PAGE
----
Inspirational Cocktails

Watershed is a new cocktail bar that’s two minutes from Shirosaka and hidden on the second floor of a building. The owner Gohei Tsunoda learned under mixologist Tomoyuki Kitazoe at Bar Rage and is also a qualified sommelier. I often get inspiration for my desserts from his seasonal fruit cocktails.

Boudin noir at Bistro Ma Cuisine. Photography: Courtesy of Bistro Ma Cuisine

My Favourite Sushi

Sushi Mizukami is a new sushi restaurant that’s been open for a couple of years. Michinobu Mizukami, the chef, used to work at Jiro. He also does Edomae-style (marinated fish) sushi but uses white vinegar in his rice rather than red vinegar. All of his nigiri is really good. Personally I prefer hikarimono (shiny fish) like aji (horse mackerel) and kohada (gizzard shad) that show off the chef’s skills. His otsumami (snack dishes) like smoked monkfish liver are really good too. Mizukami isn’t too formal and, unlike some of Tokyo’s famous sushi restaurants, it’s still possible to get a booking. Kentarou Imamura, the chef at Sushi Imamura learned how to cook kaiseki but isn’t a sushi chef. His otsumami are also really good. I had some squid eggs that were served with dashi, soy, mirin and sake. He doesn’t talk too much, but it’s a good amount. His wife is the sommelier and she can recommend both wine and sake. More places are serving wine with sushi. I like to match pinot gris with sushi.

Craving Chinese Food

When I lived in Sydney, I used to eat at so many good Cantonese restaurants. I miss them. Sun Kee in my hometown of Setagaya is the only restaurant that does real deal Cantonese, not like Japanese-Chinese food. You can get Japanese gyoza everywhere, but the gyoza here tastes Chinese. It reminds me of the food that I’d get in Sydney at places like Golden Century. I always get the xiaolongbao, too. I go to Sun Kee a lot: every weekend, actually. It’s also kid-friendly so I bring my family there.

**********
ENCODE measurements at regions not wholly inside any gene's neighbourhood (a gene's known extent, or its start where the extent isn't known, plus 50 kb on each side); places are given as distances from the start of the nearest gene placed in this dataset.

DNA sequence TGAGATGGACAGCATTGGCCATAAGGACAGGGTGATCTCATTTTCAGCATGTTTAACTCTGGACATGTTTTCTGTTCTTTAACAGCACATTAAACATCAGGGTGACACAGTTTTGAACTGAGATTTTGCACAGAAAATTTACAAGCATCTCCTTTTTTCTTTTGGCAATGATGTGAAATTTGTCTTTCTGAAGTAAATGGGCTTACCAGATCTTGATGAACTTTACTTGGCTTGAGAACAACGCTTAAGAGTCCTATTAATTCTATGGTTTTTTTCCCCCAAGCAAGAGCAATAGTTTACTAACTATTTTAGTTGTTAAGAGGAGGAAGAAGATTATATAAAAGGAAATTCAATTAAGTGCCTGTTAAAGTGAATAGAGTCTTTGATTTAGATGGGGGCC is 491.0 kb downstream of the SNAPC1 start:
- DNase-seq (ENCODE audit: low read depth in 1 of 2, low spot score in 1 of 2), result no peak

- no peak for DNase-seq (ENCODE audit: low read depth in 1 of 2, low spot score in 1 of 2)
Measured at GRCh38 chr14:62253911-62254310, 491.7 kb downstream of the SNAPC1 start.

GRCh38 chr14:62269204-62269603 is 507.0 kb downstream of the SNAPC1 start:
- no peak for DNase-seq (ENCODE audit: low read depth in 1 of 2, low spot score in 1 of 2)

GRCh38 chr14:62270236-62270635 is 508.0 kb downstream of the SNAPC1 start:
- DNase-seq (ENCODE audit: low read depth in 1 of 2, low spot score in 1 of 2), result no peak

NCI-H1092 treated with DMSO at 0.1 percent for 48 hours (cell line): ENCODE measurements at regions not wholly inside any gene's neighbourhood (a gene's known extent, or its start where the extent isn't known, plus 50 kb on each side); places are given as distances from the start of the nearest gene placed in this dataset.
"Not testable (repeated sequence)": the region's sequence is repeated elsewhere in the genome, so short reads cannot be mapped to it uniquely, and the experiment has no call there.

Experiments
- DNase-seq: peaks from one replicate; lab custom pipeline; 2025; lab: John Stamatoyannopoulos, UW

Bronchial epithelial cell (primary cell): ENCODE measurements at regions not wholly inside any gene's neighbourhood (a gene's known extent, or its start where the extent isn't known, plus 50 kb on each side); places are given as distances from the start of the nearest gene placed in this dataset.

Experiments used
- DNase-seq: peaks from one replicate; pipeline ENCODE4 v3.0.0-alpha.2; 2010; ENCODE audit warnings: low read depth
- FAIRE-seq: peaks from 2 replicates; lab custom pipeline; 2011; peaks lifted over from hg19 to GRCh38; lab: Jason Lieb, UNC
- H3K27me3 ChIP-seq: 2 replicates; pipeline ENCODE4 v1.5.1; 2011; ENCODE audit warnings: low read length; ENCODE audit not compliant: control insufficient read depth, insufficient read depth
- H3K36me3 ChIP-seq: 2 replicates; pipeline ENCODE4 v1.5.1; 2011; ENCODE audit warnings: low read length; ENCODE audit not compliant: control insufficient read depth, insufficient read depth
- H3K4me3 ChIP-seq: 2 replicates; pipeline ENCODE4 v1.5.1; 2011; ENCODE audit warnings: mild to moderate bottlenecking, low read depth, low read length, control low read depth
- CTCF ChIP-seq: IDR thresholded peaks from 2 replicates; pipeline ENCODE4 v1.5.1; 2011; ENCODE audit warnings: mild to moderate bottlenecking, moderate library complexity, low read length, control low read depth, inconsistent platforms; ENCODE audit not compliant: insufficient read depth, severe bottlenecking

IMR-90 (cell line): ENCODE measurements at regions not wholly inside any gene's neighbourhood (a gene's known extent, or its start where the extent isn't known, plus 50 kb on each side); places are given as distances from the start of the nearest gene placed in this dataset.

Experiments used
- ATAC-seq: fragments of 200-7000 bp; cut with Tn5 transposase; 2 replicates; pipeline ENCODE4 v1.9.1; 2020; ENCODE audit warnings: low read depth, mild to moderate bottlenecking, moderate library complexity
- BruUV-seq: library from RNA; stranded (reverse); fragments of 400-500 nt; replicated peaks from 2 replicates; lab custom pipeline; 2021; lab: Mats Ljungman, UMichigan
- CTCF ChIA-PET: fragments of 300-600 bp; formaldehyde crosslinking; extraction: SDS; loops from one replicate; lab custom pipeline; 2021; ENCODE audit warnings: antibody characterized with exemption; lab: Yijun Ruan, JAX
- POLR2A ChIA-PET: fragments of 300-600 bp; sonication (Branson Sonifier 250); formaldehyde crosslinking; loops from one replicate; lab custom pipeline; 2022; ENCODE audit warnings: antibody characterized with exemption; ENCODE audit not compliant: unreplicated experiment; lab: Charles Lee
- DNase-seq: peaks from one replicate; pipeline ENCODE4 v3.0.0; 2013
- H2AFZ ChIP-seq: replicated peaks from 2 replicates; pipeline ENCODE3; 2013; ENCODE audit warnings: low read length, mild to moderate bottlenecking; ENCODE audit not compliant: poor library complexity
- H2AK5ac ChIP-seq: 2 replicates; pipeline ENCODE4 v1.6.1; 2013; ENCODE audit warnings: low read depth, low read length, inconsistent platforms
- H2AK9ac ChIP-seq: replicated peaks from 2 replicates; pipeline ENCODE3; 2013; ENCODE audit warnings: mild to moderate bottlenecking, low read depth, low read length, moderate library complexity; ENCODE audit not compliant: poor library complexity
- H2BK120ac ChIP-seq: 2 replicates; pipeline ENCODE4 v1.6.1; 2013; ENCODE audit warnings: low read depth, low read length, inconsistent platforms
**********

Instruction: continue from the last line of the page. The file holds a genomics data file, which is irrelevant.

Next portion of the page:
Oyster bar Vinoble. Photography: Courtesy of Vinoble.

Innovative French

Crony is an innovative French restaurant that was opened three years ago by Kazutaka Ozawa and Michihiro Haruta who both worked at [Tokyo three-star] Quintessence. Haruta-san, the chef, has worked at three Michelin-starred restaurants around the world and understands technique but isn’t fancy in the way he uses it. As part of the tasting menu, he served this grilled kinmedai (alfonsino) that was perfectly cooked followed by a squab main course that was perfectly medium-rare. The wine pairings are just beautiful. After 9:30pm, the restaurant serves an a la carte menu so you can sit at the counter and go for a drink and some snacks.

From Italy With Love

Yoji Tokuyoshi, the former sous chef at Osteria Francescana, was the first Japanese chef to get a Michelin star in Italy for his restaurant Tokuyoshi in Milan. Last year he opened Alter Ego where Den in Jimbocho used to be and now divides his time between Tokyo and Milan. He’s serving modern Italian cooking and using really good ingredients from Japan and Italy. I really enjoyed the marinated tuna with 30-month prosciutto that he cut on a red Berkel slicer machine.

Amadi with crisp scales, roasted celeriac and scallop at Crony. Photography: Courtesy of Crony

Our guides are fact-checked and updated regularly. Read more here.

This is where you say something cool and awesome about this website and business. Can be whatever the hell you want.

Copy link
Powered by Social Snap
%d bloggers like this: